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From "James Strachan" <>
Subject Re: ActiveMQ and Ajax
Date Tue, 18 Apr 2006 17:43:54 GMT
On 4/18/06, ssozonoff <> wrote:
> Hi James,
> I have been looking at the ActiveMQ Ajax code and docs which is some what
> similar to what we are trying to achieve. I have a question.
> 1. I read your arguments for not doing HTTP push. How do you think your
> current Ajax polling implementation versus a push based solution scales?

Incidentally the long-poll approach is often labelled "Comet" these
days. I'll use that term answering as its a bit less typing...

On the client side the Comet approach is a little more lightweight and
less likely to fail - as some browsers are not really ready for an
infinite JavaScript page with pushlets, so they can die/use up RAM
badly. Also the Comet approach deals with dropped connections much
neater (as the Ajax client can easily make another long poll if one
fails due to, say, some firewall/proxy killing a socket.

But really both approaches are quite similar from the browsers
perspective - they both use a single socket (with HTTP keepalive); the
main difference is rather than streaming JavaScript code with pushlets
you can send JavaScript, JSON or XML or other content types using HTTP
encoding when using Comet. So rather than tying the HTML page to the
distribution technology with pushlets (having to understand the
JavaScript functions, variables and objects available on the page on
the server side to be able to 'send a message') you can use a looser
coupling approach - sending XML or JSON object trees. e.g. many pages
could subscribe to the same events and bind the message to the page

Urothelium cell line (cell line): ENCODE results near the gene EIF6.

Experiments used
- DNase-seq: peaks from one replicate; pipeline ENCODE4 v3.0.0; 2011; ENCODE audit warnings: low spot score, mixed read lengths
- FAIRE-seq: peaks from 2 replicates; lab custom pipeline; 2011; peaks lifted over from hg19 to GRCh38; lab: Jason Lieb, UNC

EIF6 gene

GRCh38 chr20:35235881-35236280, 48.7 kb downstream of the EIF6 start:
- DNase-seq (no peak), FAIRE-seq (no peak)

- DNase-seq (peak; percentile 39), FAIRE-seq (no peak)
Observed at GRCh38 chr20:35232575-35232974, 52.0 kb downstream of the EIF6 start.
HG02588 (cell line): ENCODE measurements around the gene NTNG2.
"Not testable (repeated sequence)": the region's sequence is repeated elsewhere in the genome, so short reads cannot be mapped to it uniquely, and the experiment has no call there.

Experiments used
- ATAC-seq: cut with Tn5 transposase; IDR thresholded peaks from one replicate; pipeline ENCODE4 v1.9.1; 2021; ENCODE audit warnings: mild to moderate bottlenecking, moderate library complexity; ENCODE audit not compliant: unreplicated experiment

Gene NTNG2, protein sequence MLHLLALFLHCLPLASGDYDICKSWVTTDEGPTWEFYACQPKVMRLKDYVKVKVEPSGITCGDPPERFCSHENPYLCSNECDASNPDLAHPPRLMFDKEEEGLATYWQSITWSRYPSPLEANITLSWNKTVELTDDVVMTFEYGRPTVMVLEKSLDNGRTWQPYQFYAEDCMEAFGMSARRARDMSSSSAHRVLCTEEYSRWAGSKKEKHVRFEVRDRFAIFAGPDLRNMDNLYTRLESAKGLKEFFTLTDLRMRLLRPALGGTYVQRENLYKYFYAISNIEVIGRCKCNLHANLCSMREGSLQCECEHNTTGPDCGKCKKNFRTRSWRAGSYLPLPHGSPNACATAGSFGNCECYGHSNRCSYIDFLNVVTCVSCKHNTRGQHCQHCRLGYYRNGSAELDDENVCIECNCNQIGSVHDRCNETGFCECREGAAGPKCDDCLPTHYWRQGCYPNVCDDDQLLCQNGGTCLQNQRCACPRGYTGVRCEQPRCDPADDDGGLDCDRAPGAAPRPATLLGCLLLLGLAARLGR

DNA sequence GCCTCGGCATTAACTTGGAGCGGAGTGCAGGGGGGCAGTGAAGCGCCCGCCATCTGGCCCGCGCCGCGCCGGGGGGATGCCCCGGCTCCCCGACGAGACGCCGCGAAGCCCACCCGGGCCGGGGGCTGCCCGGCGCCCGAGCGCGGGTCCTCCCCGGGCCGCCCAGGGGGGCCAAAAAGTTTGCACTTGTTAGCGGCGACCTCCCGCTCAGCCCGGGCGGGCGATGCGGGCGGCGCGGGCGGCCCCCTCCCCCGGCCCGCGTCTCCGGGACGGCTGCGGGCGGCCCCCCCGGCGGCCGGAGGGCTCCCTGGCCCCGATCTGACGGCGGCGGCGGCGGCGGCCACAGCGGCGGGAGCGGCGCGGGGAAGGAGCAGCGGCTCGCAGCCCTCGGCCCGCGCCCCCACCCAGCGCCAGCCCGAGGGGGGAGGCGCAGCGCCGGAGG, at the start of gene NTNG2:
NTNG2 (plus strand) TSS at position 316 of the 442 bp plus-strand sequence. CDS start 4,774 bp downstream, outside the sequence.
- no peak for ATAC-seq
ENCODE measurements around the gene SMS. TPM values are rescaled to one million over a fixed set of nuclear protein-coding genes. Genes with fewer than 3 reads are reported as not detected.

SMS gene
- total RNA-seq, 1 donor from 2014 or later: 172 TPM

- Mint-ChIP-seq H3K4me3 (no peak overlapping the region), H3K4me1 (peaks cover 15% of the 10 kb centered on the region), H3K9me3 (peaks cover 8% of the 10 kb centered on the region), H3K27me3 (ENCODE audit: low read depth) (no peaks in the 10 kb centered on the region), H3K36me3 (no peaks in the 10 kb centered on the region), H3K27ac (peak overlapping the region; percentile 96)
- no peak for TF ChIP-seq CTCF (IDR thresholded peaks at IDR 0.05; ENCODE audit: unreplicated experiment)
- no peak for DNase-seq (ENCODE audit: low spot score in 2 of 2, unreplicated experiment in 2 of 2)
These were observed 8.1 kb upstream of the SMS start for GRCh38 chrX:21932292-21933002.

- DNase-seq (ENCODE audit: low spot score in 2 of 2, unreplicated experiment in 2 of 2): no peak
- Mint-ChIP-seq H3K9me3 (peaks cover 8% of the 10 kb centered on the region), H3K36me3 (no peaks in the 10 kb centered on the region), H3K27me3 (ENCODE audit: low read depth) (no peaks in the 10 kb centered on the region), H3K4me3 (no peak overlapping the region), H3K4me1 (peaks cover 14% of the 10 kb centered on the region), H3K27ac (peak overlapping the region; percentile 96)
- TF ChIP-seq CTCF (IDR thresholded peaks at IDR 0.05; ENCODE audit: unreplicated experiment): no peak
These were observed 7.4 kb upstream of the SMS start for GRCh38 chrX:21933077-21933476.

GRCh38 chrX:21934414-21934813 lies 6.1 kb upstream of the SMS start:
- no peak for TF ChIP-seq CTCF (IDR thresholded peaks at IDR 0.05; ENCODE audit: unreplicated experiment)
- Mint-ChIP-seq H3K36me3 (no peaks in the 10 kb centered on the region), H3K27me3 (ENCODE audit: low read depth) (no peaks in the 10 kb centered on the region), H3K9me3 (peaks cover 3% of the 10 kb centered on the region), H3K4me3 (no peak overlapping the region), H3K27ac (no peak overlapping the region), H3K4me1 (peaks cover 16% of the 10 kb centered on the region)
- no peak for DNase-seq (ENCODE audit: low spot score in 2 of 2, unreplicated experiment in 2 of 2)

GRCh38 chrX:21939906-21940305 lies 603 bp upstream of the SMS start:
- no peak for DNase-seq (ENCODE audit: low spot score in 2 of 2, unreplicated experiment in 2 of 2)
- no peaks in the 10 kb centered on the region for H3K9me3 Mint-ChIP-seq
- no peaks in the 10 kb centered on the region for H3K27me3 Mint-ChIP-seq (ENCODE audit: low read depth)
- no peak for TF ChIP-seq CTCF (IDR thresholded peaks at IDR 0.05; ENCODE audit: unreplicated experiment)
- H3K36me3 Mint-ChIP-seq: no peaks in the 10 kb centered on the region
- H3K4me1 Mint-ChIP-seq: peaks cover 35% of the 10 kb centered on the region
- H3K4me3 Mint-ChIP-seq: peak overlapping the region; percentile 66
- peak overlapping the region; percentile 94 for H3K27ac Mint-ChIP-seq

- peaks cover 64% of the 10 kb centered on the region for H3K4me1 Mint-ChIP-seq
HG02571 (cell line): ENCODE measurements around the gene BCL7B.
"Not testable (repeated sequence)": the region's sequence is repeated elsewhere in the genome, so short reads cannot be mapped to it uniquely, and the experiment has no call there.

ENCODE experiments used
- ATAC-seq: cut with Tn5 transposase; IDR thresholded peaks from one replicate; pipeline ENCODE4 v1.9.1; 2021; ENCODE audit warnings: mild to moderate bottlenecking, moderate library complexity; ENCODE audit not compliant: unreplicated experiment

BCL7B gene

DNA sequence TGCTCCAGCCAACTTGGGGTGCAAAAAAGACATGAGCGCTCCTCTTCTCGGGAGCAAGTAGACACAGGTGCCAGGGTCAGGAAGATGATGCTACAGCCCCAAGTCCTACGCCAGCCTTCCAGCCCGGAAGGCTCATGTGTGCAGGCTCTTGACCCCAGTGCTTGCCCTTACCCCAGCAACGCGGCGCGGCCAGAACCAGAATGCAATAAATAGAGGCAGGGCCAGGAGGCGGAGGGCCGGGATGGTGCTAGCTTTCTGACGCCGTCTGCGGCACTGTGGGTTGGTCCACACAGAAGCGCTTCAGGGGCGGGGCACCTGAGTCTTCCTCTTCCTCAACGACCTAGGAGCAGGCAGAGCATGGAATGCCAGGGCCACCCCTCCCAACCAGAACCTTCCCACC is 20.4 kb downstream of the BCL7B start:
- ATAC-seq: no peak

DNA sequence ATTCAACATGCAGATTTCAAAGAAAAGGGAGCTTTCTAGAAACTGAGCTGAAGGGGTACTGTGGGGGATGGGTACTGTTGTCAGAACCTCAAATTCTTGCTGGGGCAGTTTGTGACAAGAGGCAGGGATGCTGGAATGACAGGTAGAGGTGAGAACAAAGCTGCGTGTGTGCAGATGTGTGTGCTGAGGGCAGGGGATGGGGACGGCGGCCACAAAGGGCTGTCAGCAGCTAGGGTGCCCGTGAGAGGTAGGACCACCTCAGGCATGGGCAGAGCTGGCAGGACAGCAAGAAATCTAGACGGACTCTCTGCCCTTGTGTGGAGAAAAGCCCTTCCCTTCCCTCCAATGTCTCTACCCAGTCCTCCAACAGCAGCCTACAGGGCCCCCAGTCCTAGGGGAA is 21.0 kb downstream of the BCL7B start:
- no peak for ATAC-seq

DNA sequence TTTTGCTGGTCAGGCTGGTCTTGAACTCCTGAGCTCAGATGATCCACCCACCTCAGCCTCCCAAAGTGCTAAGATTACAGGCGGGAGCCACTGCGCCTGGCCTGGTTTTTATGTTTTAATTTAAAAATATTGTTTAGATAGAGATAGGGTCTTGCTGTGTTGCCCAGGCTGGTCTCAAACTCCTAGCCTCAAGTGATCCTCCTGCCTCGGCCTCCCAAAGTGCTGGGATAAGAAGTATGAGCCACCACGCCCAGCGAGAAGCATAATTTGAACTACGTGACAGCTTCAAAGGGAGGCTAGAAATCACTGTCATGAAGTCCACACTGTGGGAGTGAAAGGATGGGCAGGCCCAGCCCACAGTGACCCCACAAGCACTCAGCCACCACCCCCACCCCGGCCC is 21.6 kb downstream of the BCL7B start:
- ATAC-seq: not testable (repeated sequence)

locally, rather than a publisher being required for every page,
knowing the exact JavaScript code to publish.

On the server side they are similar; they both use a socket per
connected client. The main difference is that the Ajax support in
ActiveMQ (using Jetty 6's continuations feature) means we can suspend
the servlet to free up the thread when there is no message available
for a client; whereas pushlet approaches tend to use up a blocked BIO
servlet. Also with Comet we can use the long poll as a keep-alive so
that we use threads more efficiently and evict unactive sessions more

So in summary; the main issue with scalability is the same in both
approaches; to have enough boxes dealing with enough sockets to handle
your user load. However with the combination of ActiveMQ & Jetty 6 we
can both use NIO and threads more efficiently to scale better.
Certainly the Ajax approach is a bit more flexible, is much looser
coupled and uses much less threads and is a bit more resilitent to
network errors and deals more gracefully with failures (e.g. servers
temporariy rejecting access when too many clients are online)



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